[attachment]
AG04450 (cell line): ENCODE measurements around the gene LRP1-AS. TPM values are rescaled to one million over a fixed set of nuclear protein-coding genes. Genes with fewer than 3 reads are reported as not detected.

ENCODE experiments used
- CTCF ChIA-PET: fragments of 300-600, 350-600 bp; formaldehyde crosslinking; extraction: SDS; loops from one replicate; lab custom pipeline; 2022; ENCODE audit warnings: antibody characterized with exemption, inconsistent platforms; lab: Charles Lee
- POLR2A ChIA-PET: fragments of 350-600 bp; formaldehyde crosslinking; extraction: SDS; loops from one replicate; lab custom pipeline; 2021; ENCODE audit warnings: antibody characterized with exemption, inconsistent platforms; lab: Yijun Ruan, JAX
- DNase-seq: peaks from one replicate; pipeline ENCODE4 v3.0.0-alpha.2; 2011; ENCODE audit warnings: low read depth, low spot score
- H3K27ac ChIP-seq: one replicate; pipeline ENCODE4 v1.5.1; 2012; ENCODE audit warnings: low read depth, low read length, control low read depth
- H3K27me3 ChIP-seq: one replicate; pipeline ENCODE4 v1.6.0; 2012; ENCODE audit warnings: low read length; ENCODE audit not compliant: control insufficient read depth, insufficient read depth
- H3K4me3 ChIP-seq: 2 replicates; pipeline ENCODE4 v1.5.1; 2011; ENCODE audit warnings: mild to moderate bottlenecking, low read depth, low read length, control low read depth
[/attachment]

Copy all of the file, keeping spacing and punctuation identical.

AG04450 (cell line): ENCODE measurements around the gene LRP1-AS. TPM values are rescaled to one million over a fixed set of nuclear protein-coding genes. Genes with fewer than 3 reads are reported as not detected.

ENCODE experiments used
- CTCF ChIA-PET: fragments of 300-600, 350-600 bp; formaldehyde crosslinking; extraction: SDS; loops from one replicate; lab custom pipeline; 2022; ENCODE audit warnings: antibody characterized with exemption, inconsistent platforms; lab: Charles Lee
- POLR2A ChIA-PET: fragments of 350-600 bp; formaldehyde crosslinking; extraction: SDS; loops from one replicate; lab custom pipeline; 2021; ENCODE audit warnings: antibody characterized with exemption, inconsistent platforms; lab: Yijun Ruan, JAX
- DNase-seq: peaks from one replicate; pipeline ENCODE4 v3.0.0-alpha.2; 2011; ENCODE audit warnings: low read depth, low spot score
- H3K27ac ChIP-seq: one replicate; pipeline ENCODE4 v1.5.1; 2012; ENCODE audit warnings: low read depth, low read length, control low read depth
- H3K27me3 ChIP-seq: one replicate; pipeline ENCODE4 v1.6.0; 2012; ENCODE audit warnings: low read length; ENCODE audit not compliant: control insufficient read depth, insufficient read depth
- H3K4me3 ChIP-seq: 2 replicates; pipeline ENCODE4 v1.5.1; 2011; ENCODE audit warnings: mild to moderate bottlenecking, low read depth, low read length, control low read depth